Updated from 5:37 p.m. EDT
are demanding access to seven years of board minutes and related matters in an effort to determine if sitting directors were diligent in their attempts to avert the $2.2 billion accounting scandal that badly tarnished the company.
"Eight of the directors had been responsible for oversight in the period they now admit there was serious criminal misconduct," said Gary Lutin, an investment banker who is running an informational forum for CA shareholders. "Shareholders need an independent review of the performance of directors who are nominating themselves for re-election."
CA's board is expected to run unopposed and be easily re-elected when the giant software company holds its annual meeting on Aug. 24.
Citing federal regulations that prohibit the selective disclosure of material information, CA has refused do release the records. The company also says that just two of the sitting directors were present when the illegal premature booking of revenue actually occurred.
But Lutin and corporate governance advocates maintain that under the law in Delaware, where CA and many other corporations are incorporated, shareholders have the right to view "books and records," as Section 220 of the Delaware General Corporation Law calls them, including corporate minutes.
"It would be a real challenge to convince a Delaware court that none of these records should be turned over," says Beth Young, a senior research associate with the Corporate Library.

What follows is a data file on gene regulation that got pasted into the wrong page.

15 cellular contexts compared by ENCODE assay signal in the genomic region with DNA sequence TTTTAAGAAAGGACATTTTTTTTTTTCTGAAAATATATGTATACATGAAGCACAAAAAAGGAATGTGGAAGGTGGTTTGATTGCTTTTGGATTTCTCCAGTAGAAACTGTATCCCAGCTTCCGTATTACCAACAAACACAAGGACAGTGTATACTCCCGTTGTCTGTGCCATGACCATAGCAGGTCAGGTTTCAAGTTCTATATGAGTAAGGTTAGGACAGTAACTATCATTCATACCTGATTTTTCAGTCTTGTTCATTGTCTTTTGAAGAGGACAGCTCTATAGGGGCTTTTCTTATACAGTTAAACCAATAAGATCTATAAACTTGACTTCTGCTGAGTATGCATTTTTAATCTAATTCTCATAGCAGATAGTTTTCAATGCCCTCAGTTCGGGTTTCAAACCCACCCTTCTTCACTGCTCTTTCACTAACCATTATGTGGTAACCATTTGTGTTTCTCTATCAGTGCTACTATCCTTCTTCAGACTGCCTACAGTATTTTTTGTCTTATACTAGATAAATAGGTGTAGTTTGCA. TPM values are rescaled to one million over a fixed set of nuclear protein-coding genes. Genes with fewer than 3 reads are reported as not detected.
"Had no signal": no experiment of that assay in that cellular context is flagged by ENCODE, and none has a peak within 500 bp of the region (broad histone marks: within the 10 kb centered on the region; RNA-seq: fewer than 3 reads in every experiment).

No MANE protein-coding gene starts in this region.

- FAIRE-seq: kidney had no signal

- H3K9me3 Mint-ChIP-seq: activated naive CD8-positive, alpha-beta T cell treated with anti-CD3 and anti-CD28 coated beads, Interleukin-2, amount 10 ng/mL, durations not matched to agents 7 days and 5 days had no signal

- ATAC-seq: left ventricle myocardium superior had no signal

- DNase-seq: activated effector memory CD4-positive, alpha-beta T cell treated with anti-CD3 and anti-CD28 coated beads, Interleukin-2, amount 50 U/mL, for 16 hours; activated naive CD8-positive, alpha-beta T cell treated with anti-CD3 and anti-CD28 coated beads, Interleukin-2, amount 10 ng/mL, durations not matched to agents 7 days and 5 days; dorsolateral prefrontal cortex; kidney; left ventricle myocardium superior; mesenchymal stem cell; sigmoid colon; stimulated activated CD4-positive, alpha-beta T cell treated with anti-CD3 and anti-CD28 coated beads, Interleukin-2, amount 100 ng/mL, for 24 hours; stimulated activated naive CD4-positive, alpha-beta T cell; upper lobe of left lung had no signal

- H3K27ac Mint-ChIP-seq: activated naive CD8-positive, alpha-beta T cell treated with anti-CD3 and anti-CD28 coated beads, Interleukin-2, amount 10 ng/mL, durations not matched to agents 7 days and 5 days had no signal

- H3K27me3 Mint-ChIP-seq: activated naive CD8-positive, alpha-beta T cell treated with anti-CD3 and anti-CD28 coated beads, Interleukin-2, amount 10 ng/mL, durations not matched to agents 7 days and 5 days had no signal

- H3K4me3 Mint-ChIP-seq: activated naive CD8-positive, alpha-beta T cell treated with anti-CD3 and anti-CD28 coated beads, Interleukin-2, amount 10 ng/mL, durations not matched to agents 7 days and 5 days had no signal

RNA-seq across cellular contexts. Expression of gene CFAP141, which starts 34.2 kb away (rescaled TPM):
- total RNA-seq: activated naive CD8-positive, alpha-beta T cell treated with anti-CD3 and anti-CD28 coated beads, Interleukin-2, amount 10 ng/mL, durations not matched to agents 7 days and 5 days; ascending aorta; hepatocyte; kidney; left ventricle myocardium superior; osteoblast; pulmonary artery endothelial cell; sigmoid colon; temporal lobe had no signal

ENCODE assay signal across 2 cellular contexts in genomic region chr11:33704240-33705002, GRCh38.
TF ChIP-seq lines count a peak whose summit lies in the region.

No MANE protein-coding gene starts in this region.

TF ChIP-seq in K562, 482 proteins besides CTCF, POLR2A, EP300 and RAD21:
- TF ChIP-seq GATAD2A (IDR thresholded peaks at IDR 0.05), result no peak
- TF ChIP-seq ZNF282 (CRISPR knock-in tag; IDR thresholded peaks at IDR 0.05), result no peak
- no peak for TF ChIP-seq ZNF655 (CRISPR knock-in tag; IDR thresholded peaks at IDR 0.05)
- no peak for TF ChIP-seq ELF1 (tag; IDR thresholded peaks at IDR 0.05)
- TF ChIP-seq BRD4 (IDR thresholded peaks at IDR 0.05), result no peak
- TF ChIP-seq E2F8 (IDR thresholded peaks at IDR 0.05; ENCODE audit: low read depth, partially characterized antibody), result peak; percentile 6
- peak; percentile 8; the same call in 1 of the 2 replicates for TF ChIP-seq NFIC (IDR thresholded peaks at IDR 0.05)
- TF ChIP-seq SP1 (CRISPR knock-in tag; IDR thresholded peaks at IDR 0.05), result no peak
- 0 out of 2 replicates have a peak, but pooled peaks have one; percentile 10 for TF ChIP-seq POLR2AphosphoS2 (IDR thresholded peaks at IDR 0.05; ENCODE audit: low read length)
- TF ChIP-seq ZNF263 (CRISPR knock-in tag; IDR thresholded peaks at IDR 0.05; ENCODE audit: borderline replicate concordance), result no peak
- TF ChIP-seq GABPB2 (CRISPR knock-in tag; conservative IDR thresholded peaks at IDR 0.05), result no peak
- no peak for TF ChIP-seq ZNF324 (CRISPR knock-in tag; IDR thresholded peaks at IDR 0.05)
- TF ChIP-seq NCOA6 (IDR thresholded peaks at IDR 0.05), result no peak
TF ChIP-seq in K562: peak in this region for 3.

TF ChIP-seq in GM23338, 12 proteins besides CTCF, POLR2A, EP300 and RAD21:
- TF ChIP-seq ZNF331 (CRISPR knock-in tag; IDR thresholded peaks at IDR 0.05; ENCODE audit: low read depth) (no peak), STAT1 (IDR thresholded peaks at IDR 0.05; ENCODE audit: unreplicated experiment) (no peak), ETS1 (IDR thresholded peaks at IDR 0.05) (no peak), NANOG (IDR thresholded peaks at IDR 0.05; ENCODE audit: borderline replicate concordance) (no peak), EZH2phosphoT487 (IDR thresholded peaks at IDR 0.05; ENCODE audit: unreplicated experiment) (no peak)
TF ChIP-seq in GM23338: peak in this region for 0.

The shareholder forum has been seeking the records for some time; the latest demand -- made Monday -- escalates the matter by citing Delaware law and implicitly threatening court action.
When asked in May to release the documents, Kenneth Handal, the company's general counsel, said that although he believed the "selective disclosure" would be improper, he said that other related information would be forthcoming. "CA presently is cooperating with the Department of Justice and the SEC in connection with ongoing investigations of certain former members of management. To the extend appropriate, the company will make additional information available to shareholders bearing on
their conduct," Handal wrote.
A CA spokesperson said Monday that the company was reviewing the shareholders' request.
For his part, Lutin said he understood there may be sensitive information in requested documents and said he is willing to work with the company and set up a procedure that would protect confidential information.
Separately, CA on Monday said it acquired Tiny Software, a privately held developer of security technology for Windows desktops and servers, for an undisclosed cash amount.
CA also said it may formally change it name from Computer Associates, to "CA" and may also alter its logo. "I can see this as the first baby step," Don Friedman, CA's chief marketing officer, told
. "We are trying to change the conversations and the perception of CA."